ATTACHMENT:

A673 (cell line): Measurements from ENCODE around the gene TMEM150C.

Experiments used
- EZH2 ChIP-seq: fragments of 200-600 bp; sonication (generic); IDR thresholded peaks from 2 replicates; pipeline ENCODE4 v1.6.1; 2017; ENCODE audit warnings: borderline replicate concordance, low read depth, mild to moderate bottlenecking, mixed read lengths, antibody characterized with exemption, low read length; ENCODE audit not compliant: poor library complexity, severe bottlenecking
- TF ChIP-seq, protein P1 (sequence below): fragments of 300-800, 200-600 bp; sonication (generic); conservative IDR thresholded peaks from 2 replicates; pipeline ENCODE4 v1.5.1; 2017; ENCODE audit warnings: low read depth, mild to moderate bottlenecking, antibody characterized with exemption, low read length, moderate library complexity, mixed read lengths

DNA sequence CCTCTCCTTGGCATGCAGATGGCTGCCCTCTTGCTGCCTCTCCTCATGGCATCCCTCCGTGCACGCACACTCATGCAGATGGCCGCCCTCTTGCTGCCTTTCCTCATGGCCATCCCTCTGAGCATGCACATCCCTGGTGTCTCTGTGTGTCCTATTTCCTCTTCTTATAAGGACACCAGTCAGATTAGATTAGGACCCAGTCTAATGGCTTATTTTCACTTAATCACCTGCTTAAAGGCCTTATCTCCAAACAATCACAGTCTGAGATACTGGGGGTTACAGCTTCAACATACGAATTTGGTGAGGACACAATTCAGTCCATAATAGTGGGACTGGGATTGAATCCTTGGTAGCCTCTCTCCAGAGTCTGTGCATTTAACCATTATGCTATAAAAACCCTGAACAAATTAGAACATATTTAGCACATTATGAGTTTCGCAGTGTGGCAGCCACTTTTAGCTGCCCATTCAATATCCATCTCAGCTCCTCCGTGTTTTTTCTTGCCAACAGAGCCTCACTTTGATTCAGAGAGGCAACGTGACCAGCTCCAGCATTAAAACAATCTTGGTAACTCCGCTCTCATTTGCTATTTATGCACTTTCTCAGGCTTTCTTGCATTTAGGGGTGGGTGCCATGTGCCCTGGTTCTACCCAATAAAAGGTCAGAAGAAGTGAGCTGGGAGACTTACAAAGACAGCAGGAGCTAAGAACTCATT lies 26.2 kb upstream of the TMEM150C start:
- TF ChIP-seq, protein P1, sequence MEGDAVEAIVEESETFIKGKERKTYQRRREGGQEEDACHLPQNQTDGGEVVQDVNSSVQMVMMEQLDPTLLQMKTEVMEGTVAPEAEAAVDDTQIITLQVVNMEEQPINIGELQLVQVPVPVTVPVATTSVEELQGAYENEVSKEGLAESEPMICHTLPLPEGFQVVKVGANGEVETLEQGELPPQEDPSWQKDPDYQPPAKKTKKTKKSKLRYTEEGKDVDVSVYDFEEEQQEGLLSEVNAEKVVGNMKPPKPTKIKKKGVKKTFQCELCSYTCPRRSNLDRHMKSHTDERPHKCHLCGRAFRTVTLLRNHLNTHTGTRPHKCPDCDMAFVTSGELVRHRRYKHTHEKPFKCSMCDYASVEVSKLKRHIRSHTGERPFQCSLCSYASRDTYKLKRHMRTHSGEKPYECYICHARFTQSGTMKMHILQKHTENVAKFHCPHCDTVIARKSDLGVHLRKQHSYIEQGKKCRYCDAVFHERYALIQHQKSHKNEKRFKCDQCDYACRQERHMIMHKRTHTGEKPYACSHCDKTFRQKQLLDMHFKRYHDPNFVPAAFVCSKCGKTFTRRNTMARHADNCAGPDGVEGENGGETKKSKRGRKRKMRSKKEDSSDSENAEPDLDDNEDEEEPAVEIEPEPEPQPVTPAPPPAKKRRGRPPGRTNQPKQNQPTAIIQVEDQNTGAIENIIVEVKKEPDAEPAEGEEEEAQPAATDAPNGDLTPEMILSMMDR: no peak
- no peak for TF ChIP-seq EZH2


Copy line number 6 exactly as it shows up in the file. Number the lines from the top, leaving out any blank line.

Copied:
- TF ChIP-seq, protein P1, sequence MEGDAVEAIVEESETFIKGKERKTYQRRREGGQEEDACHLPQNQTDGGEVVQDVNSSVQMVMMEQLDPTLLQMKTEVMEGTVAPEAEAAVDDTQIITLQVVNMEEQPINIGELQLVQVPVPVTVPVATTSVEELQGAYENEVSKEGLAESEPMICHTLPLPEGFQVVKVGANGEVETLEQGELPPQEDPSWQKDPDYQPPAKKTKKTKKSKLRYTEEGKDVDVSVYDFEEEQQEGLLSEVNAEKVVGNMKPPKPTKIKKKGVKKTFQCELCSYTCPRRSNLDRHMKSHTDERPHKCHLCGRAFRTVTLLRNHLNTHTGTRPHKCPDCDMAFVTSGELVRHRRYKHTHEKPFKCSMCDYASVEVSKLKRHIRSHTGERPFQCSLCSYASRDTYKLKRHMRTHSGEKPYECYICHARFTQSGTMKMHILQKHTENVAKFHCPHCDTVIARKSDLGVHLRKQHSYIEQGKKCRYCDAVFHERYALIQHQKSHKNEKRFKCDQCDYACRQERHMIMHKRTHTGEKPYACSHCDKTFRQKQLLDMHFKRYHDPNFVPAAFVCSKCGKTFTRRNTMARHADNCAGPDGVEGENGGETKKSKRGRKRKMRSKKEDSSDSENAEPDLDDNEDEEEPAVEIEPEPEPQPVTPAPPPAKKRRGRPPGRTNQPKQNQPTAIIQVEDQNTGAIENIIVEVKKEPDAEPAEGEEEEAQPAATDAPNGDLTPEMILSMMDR: no peak